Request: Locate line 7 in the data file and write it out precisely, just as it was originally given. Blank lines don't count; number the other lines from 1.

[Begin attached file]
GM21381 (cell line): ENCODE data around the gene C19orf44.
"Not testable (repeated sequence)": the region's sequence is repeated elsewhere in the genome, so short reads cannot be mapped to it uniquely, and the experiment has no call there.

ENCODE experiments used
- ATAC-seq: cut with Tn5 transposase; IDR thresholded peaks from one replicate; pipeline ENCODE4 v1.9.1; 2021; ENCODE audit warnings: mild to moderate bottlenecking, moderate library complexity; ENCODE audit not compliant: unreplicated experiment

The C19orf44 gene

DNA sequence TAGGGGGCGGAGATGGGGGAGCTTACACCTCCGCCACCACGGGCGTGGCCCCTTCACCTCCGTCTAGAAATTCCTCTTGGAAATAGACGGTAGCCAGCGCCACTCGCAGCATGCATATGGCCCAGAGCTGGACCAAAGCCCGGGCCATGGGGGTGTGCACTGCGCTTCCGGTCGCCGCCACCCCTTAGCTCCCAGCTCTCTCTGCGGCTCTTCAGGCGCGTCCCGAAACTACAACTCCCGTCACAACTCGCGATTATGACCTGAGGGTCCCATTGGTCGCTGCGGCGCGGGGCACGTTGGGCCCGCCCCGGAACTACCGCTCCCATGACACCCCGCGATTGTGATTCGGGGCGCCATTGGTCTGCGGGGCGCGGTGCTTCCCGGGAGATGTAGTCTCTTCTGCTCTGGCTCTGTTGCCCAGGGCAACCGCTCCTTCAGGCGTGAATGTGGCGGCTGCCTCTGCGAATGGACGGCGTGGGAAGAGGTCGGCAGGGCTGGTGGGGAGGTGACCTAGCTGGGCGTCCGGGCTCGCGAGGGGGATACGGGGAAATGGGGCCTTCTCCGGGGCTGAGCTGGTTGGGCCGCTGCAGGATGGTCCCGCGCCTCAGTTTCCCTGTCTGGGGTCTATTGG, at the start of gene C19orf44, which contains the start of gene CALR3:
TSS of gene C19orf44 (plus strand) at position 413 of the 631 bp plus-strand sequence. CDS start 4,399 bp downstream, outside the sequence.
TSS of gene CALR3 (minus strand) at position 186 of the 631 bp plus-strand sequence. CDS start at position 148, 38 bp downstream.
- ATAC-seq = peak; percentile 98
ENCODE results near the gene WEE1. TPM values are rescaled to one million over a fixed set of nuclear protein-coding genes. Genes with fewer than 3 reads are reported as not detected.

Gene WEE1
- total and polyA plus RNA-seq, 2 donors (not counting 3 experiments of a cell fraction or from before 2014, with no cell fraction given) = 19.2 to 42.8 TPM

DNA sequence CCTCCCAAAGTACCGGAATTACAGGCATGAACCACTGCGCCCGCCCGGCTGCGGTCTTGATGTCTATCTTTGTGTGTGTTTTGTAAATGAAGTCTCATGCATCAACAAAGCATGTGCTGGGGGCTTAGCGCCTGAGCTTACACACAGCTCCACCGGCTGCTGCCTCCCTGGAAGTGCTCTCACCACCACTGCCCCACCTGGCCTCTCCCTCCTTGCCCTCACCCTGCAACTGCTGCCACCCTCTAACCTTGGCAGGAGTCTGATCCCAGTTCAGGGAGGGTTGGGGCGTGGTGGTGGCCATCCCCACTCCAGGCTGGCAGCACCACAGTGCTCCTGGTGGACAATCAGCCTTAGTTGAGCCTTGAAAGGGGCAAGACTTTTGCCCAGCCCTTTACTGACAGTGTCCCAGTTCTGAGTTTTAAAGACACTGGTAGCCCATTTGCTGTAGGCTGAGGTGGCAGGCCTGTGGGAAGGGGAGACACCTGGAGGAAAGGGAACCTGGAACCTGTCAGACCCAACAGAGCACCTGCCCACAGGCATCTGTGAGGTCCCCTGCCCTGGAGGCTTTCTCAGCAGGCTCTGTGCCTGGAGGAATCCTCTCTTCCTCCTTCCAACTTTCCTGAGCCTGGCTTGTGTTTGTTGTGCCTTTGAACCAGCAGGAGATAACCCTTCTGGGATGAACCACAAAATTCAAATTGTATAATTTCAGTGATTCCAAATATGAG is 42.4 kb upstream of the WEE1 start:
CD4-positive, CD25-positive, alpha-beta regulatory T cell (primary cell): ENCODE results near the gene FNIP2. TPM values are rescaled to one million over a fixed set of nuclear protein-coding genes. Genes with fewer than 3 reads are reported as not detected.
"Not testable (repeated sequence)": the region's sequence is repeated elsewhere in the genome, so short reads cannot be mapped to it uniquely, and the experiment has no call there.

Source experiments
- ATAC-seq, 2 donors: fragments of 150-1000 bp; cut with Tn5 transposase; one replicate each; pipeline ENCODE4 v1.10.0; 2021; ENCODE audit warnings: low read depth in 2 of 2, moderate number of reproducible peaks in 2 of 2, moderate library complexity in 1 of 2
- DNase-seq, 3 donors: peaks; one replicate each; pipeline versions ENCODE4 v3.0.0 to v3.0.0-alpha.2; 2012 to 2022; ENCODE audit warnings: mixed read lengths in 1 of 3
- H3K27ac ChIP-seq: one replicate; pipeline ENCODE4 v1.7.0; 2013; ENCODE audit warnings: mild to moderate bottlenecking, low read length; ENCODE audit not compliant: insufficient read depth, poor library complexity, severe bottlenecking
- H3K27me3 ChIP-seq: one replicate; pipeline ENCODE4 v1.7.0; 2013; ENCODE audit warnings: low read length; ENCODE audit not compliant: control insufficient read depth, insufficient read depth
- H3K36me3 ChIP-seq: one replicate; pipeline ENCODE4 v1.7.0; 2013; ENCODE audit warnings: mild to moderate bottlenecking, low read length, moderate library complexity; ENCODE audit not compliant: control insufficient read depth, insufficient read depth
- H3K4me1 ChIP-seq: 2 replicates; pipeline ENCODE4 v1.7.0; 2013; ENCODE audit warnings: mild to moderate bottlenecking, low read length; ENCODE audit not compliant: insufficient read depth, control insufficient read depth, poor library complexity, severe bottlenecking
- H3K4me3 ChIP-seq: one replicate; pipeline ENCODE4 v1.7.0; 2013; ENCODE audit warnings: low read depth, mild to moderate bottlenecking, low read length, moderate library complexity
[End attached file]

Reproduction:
TSS of gene C19orf44 (plus strand) at position 413 of the 631 bp plus-strand sequence. CDS start 4,399 bp downstream, outside the sequence.